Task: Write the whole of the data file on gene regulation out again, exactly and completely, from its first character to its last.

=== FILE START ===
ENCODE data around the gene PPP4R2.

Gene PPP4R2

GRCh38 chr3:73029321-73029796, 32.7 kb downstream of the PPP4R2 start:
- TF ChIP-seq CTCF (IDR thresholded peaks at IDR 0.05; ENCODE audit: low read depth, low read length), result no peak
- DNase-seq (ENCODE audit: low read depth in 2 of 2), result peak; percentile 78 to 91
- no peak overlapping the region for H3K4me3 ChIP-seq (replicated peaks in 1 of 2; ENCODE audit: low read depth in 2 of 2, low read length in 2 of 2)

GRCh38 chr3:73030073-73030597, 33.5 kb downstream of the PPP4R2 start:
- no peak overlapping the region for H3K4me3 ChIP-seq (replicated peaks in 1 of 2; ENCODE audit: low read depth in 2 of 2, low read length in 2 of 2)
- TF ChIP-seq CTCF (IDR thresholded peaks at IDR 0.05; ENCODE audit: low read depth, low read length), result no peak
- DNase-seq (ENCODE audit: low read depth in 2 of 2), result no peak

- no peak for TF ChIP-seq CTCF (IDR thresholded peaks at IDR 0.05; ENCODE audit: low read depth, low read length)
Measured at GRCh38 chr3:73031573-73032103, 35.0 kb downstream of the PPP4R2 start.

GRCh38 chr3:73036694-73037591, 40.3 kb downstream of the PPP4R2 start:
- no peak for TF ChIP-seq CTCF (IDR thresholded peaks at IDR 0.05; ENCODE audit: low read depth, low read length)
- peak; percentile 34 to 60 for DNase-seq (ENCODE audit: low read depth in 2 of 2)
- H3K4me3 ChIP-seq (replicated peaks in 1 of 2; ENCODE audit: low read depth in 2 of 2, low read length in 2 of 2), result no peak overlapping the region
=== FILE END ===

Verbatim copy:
ENCODE data around the gene PPP4R2.

Gene PPP4R2

GRCh38 chr3:73029321-73029796, 32.7 kb downstream of the PPP4R2 start:
- TF ChIP-seq CTCF (IDR thresholded peaks at IDR 0.05; ENCODE audit: low read depth, low read length), result no peak
- DNase-seq (ENCODE audit: low read depth in 2 of 2), result peak; percentile 78 to 91
- no peak overlapping the region for H3K4me3 ChIP-seq (replicated peaks in 1 of 2; ENCODE audit: low read depth in 2 of 2, low read length in 2 of 2)

GRCh38 chr3:73030073-73030597, 33.5 kb downstream of the PPP4R2 start:
- no peak overlapping the region for H3K4me3 ChIP-seq (replicated peaks in 1 of 2; ENCODE audit: low read depth in 2 of 2, low read length in 2 of 2)
- TF ChIP-seq CTCF (IDR thresholded peaks at IDR 0.05; ENCODE audit: low read depth, low read length), result no peak
- DNase-seq (ENCODE audit: low read depth in 2 of 2), result no peak

- no peak for TF ChIP-seq CTCF (IDR thresholded peaks at IDR 0.05; ENCODE audit: low read depth, low read length)
Measured at GRCh38 chr3:73031573-73032103, 35.0 kb downstream of the PPP4R2 start.

GRCh38 chr3:73036694-73037591, 40.3 kb downstream of the PPP4R2 start:
- no peak for TF ChIP-seq CTCF (IDR thresholded peaks at IDR 0.05; ENCODE audit: low read depth, low read length)
- peak; percentile 34 to 60 for DNase-seq (ENCODE audit: low read depth in 2 of 2)
- H3K4me3 ChIP-seq (replicated peaks in 1 of 2; ENCODE audit: low read depth in 2 of 2, low read length in 2 of 2), result no peak overlapping the region